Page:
NICHOLSON v. NICHOLSON.
Della M. Nicholson, defendant and cross complainant, appeals from an order denying her motion to vacate an interlocutory decree of divorce. The ground of the motion was that she was absent from the trial because she had been advised and believed that the court would grant a motion for continuance upon a showing that she was ill in Denver and had been advised by a physician not to make a trip to Los Angeles to attend the trial. On the motion to vacate she filed certain affidavits which she claims proved that her absence from the trial was due to mistake, inadvertence, surprise and excusable neglect. She made a sufficient showing that she had a meritorious defense and cause of action for separate maintenance and that both depended principally upon testimony she would have given had she been present at the trial.
The interlocutory decree was rendered October 22, 1946; appellant's motion to vacate was filed January 8, 1947, and was denied shortly thereafter. No appeal was taken from the interlocutory decree and no showing was made of reasons for not taking an appeal. Appellant's present counsel did not represent her in the trial court.
Respondent objects to a consideration of the appeal on the merits, relying upon the rule that an appeal may not be taken from an order refusing to vacate a judgment or an order which is itself appealable. The rule he invokes is applicable to situations where the grounds upon which it is sought to vacate the judgment existed before the judgment was rendered. Litvinuk v. Litvinuk, 27 Cal.2d 38, 162 P.2d 8. A claim of error in denying a motion for a continuance under such circumstances would be considered on an appeal from the judgment and consequently would be nonappealable. But we are not considering the propriety of the order denying the continuances. The question here is the one that was before the court on the motion to vacate the judgment, namely, whether appellant made a sufficient showing for relief under section 473, Code of Civil Procedure, although we are, of course, under a duty to abide by the ruling of the trial court unless we are satisfied that in denying the motion the court was guilty of an abuse of discretion.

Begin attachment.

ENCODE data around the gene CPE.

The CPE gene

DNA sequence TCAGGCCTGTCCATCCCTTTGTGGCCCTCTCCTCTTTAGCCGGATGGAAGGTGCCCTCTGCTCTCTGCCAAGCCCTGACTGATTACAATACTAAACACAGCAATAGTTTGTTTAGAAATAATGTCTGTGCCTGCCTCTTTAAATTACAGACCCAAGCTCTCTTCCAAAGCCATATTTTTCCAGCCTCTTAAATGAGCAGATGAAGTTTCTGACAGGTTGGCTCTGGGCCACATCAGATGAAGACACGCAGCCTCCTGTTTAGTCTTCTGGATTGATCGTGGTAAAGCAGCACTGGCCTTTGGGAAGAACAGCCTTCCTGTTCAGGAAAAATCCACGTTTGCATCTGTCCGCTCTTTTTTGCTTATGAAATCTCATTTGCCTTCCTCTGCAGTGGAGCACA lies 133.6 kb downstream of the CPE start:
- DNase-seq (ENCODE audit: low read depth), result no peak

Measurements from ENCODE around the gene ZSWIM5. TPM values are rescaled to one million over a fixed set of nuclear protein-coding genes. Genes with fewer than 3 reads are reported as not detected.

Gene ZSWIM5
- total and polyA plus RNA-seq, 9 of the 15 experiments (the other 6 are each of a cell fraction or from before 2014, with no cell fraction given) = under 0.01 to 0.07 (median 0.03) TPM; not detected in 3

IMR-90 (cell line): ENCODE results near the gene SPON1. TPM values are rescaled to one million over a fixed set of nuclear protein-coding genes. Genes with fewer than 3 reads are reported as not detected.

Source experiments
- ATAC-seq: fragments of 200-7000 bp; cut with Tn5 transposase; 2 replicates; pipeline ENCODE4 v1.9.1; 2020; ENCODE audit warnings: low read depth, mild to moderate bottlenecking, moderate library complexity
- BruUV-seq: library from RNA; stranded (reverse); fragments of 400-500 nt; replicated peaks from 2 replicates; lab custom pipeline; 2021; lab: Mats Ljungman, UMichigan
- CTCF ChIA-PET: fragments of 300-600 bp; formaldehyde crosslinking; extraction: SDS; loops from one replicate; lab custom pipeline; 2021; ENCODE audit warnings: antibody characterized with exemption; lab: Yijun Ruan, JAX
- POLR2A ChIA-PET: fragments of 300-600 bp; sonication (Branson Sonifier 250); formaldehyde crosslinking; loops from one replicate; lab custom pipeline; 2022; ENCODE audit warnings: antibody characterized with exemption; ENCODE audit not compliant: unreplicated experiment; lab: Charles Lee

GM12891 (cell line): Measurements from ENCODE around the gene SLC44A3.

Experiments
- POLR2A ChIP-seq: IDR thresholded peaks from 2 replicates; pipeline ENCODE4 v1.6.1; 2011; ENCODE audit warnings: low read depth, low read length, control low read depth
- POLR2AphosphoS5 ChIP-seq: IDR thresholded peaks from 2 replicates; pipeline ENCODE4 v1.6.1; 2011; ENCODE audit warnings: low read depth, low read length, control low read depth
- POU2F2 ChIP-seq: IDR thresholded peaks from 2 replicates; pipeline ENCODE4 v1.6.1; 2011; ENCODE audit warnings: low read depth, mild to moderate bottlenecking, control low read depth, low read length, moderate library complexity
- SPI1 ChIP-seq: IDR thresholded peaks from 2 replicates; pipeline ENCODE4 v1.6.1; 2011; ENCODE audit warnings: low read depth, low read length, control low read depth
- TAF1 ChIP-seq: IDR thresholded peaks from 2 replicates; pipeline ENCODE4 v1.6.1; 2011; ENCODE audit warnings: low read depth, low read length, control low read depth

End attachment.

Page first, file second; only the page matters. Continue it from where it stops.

The motion for continuance was made on the morning of the trial. Among the moving papers were a letter dated October 9, from appellant to her then attorneys in Los Angeles, written from Denver, stating that on account of ill health she would be unable to be present at the trial on October 22, ‘that it would be a physical hardship at this time to travel,’ and asking her attorneys to obtain a continuance of from 60 to 90 days; a copy of a letter from the attorneys dated October 11, stating, ‘we wish you would obtain an affidavit from your doctor setting forth all of the facts showing your inability to be present’; a writing dated October 16, signed and ‘acknowledged’ before a notary public, by T. A. Triplett, M.D., addressed ‘to whom it may concern,’ reading as follows: ‘Mrs. Della Nicholson is under my treatment for hypotension, nervousness, insomnia and constipation. Her trouble developed after an operation at the age of forty seven. Due to her low pressure she has attacks of vertigo upon exertion and upon arising from the recumbent position. She informs me that she contemplates a trip but my advice is that at the time she should not travel.’ This was all the showing that was made on the motion for a continuance. It appears from an affidavit of respondent's counsel, filed on the motion to vacate the judgment, that the calendar judge denied the motion, stating ‘the Doctor's affidavit shows nothing substantially wrong with Mrs. Nicholson's health except what most clients in litigation suffer before trial.’ The additional affidavits which accompanied the motion to vacate the judgment amplified to some extent the showing of appellant's illness. In her affidavit she stated that on the date of the trial she was under the care of Dr. T. A. Triplett; that at the time of the trial she was and had been for some ten days confined to her bed; that she was suffering from vertigo which caused her to lose her balance and fall at frequent intervals; and that her physician advised her that to travel in that condition would be definitely dangerous. She further stated that she consulted two attorneys in Denver as to her right to a continuance and her prospects of getting one in view of her physical condition, and that she was advised by them that she was entitled to a continuance, and that there was no doubt that one would be granted. She stated that she relied upon such advice. Appellant filed an affidavit of a friend in Denver stating that on October 14, appellant informed him by telephone of her illness and the forthcoming trial, and that pursuant to her request that he obtain a physician for her, he brought Dr. T. A. Triplett to appellant's home and waited outside in his car while the doctor interviewed appellant. An affidavit was filed by Dr. Triplett, stating that he had told appellant on October 14 that it would be ill-advised, and possibly dangerous, for her to take a trip. In his affidavit he described plaintiff's ailments as they had been described in his letter, with the exception of the alleged vertigo, of which he made no mention.